- Yager JD, Davidson NE: Estrogen carcinogenesis in breast cancer. N Engl J Med. 2006, 354: 270-282. 10.1056/NEJMra050776View ArticlePubMedGoogle Scholar
- McMahon M, Itoh K, Yamamoto M, Chanas SA, Henderson CJ, McLellan LI, Wolf CR, Cavin C, Hayes JD: The Cap'n'Collar basic leucine zipper transcription factor Nrf2 (NF-E2 p45-related factor 2) controls both constitutive and inducible expression of intestinal detoxification and glutathione biosynthetic enzymes. Cancer Res. 2001, 61: 3299-3307.PubMedGoogle Scholar
- Thimmulappa RK, Mai KH, Srisuma S, Kensler TW, Yamamoto M, Biswal S: Identification of Nrf2-regulated genes induced by the chemopreventive agent sulforaphane by oligonucleotide microarray. Cancer Res. 2002, 62: 5196-5203.PubMedGoogle Scholar
- van Breemen RB, Sharifi R, Viana M, Pajkovic N, Zhu D, Yuan L, Yang Y, Bowen PE, Stacewicz-Sapuntzakis M: Antioxidant effects of lycopene in African American men with prostate cancer or benign prostate hyperplasia: a randomized, controlled trial. Cancer Prev Res (Phila). 2011, 4: 711-718. 10.1158/1940-6207.CAPR-10-0288View ArticleGoogle Scholar
- Qiu X, Yuan Y, Vaishnav A, Tessel MA, Nonn L, van Breemen RB: Effects of lycopene on protein expression in human primary prostatic epithelial cells. Cancer Prev Res (Phila). 2013, 6: 419-427. 10.1158/1940-6207.CAPR-12-0364View ArticleGoogle Scholar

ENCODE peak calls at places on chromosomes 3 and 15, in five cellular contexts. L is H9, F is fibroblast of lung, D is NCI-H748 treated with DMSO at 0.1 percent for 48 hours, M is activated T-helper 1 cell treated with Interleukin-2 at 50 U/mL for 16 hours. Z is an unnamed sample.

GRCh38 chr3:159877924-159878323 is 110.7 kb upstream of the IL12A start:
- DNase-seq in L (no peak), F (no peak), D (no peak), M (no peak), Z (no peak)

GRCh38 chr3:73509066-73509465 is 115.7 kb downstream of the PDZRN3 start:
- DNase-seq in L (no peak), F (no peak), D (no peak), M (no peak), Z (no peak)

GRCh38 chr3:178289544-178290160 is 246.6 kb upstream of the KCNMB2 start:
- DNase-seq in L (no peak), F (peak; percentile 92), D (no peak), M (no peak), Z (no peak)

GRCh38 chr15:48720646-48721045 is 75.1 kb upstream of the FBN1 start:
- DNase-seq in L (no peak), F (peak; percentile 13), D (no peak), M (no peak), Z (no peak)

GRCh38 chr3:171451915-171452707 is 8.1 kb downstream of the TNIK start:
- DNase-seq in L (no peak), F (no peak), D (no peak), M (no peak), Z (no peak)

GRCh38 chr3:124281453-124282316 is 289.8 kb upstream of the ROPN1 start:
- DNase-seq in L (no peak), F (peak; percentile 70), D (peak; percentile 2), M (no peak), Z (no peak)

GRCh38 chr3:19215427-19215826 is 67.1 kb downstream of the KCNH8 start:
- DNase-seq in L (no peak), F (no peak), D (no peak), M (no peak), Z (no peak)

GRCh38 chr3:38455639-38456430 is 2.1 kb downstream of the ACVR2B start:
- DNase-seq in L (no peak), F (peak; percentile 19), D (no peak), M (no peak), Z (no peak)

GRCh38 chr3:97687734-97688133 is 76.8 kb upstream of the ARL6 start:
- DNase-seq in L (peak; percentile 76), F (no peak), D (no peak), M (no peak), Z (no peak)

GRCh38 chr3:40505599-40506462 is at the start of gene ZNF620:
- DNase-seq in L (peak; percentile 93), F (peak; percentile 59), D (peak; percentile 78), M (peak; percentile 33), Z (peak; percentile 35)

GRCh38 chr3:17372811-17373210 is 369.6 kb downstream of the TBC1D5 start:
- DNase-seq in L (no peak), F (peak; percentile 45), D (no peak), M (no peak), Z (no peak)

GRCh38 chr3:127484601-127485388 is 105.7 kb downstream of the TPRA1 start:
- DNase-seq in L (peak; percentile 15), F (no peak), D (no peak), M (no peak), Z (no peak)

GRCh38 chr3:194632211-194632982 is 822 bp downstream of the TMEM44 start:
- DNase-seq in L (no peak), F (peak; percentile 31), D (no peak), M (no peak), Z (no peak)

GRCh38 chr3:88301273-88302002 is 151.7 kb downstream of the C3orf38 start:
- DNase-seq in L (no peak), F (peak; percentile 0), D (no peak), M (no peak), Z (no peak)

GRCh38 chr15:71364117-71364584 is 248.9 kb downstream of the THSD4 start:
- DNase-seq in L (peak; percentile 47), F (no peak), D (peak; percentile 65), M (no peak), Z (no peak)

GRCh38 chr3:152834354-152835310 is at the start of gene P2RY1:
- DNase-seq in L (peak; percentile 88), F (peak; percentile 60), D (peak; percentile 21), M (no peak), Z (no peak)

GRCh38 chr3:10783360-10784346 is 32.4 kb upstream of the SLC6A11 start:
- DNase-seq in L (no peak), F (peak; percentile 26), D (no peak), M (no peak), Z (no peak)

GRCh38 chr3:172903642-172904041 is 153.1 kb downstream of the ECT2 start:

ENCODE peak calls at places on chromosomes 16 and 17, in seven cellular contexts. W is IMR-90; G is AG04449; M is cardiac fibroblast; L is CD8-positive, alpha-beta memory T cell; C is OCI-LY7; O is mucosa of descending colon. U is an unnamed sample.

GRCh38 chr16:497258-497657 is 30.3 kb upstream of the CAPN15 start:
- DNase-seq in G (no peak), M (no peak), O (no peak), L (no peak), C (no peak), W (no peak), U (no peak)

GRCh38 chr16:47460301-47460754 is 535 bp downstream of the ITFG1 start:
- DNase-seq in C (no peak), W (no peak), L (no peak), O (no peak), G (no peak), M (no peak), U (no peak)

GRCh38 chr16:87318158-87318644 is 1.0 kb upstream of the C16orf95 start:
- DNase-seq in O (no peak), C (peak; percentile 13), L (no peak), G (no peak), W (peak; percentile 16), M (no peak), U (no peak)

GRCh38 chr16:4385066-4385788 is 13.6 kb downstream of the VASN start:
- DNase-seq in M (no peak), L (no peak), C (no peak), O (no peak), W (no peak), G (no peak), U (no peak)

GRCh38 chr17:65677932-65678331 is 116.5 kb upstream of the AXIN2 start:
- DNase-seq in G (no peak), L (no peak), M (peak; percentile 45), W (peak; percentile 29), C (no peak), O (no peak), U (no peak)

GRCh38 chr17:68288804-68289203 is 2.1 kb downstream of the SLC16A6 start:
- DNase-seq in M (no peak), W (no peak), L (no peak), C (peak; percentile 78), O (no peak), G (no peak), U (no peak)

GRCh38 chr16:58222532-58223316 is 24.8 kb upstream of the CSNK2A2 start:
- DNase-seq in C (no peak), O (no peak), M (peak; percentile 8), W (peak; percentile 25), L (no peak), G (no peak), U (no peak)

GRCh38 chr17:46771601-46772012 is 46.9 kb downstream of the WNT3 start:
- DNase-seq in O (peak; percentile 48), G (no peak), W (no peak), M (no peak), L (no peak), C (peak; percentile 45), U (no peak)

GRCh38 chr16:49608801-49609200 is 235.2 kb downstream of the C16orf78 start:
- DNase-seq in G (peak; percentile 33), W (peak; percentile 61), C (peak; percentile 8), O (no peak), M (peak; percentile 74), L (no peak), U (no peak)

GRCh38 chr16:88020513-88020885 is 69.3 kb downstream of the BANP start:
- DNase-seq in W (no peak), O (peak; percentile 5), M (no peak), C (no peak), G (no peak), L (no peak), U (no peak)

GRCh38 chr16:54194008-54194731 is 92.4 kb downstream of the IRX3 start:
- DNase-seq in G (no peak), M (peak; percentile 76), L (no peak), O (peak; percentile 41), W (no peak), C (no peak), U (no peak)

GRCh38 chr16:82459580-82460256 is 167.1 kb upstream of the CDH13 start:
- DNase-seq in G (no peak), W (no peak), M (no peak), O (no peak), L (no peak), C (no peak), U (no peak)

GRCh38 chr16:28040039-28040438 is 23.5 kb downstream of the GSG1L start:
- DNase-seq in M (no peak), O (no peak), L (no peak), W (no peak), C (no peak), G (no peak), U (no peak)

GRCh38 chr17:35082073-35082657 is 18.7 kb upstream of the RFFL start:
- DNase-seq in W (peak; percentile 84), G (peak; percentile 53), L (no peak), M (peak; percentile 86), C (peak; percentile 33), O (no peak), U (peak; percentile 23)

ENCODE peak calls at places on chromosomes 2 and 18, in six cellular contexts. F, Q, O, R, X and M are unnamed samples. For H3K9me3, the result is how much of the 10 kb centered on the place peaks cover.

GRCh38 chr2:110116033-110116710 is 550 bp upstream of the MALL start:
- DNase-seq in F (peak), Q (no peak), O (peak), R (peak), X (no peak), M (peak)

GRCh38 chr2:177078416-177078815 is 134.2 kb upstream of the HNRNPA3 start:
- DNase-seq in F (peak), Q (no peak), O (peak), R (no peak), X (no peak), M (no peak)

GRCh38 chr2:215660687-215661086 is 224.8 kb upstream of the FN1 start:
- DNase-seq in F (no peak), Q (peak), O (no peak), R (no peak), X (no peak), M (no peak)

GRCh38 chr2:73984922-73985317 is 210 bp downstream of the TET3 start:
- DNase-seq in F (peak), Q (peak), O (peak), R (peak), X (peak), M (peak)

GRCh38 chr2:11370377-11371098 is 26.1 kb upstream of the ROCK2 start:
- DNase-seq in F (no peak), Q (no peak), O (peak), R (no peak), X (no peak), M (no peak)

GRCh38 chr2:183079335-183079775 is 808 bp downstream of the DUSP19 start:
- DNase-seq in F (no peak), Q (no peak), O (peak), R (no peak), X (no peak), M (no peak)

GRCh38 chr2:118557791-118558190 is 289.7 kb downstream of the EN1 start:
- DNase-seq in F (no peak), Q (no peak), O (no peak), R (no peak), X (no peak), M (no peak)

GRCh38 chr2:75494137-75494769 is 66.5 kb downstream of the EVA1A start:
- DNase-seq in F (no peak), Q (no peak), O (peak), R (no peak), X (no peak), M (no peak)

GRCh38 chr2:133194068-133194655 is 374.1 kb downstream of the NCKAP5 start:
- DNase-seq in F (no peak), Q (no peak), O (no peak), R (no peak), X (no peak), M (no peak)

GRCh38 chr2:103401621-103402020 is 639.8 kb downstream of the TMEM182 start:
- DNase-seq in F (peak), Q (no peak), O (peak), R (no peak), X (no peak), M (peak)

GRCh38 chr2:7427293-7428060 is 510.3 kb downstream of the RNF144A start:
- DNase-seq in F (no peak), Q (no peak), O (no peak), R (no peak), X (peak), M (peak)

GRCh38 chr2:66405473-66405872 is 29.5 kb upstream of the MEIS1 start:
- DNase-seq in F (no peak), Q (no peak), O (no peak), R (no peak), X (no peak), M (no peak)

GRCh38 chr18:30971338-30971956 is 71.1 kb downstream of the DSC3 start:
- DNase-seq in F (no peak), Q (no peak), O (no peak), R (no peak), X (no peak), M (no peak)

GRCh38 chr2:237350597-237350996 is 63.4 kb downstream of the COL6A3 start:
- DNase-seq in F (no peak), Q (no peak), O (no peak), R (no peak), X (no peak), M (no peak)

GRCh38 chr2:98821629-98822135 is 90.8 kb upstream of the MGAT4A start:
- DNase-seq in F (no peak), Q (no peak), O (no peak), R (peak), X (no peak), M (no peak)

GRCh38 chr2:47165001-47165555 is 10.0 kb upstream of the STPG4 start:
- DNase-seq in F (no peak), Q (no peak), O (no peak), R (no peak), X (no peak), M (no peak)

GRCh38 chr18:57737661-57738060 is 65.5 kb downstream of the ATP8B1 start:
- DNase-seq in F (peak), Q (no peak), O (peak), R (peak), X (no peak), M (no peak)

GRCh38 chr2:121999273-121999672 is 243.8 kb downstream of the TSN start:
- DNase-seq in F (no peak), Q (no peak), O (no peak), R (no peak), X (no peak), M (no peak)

- Nabeyama A, Kurita A, Asano K, Miyake Y, Yasuda T, Miura I, Nishitai G, Arakawa S, Shimizu S, Wakana S: xCT deficiency accelerates chemically induced tumorigenesis. Proc Natl Acad Sci U S A. 2010, 107: 6436-6441. 10.1073/pnas.0912827107PubMed CentralView ArticlePubMedGoogle Scholar
- Jeong WS, Jun M, Kong AN: Nrf2: a potential molecular target for cancer chemoprevention by natural compounds. Antioxid Redox Signal. 2006, 8: 99-106. 10.1089/ars.2006.8.99View ArticlePubMedGoogle Scholar
- Du Y, Villeneuve NF, Wang XJ, Sun Z, Chen W, Li J, Lou H, Wong PK, Zhang DD: Oridonin confers protection against arsenic-induced toxicity through activation of the Nrf2-mediated defensive response. Environ Health Perspect. 2008, 116: 1154-1161. 10.1289/ehp.11464PubMed CentralView ArticlePubMedGoogle Scholar
- Wang ZJ, Wo SK, Wang L, Lau CB, Lee VH, Chow MS, Zuo Z: Simultaneous quantification of active components in the herbs and products of Si-Wu-Tang by high performance liquid chromatography-mass spectrometry. J Pharm Biomed Anal. 2009, 50: 232-244. 10.1016/j.jpba.2009.04.001View ArticlePubMedGoogle Scholar
- Yeh LL, Liu JY, Lin KS, Liu YS, Chiou JM, Liang KY, Tsai TF, Wang LH, Chen CT, Huang CY: A randomised placebo-controlled trial of a traditional Chinese herbal formula in the treatment of primary dysmenorrhoea. PLoS One. 2007, 2: e719. 10.1371/journal.pone.0000719PubMed CentralView ArticlePubMedGoogle Scholar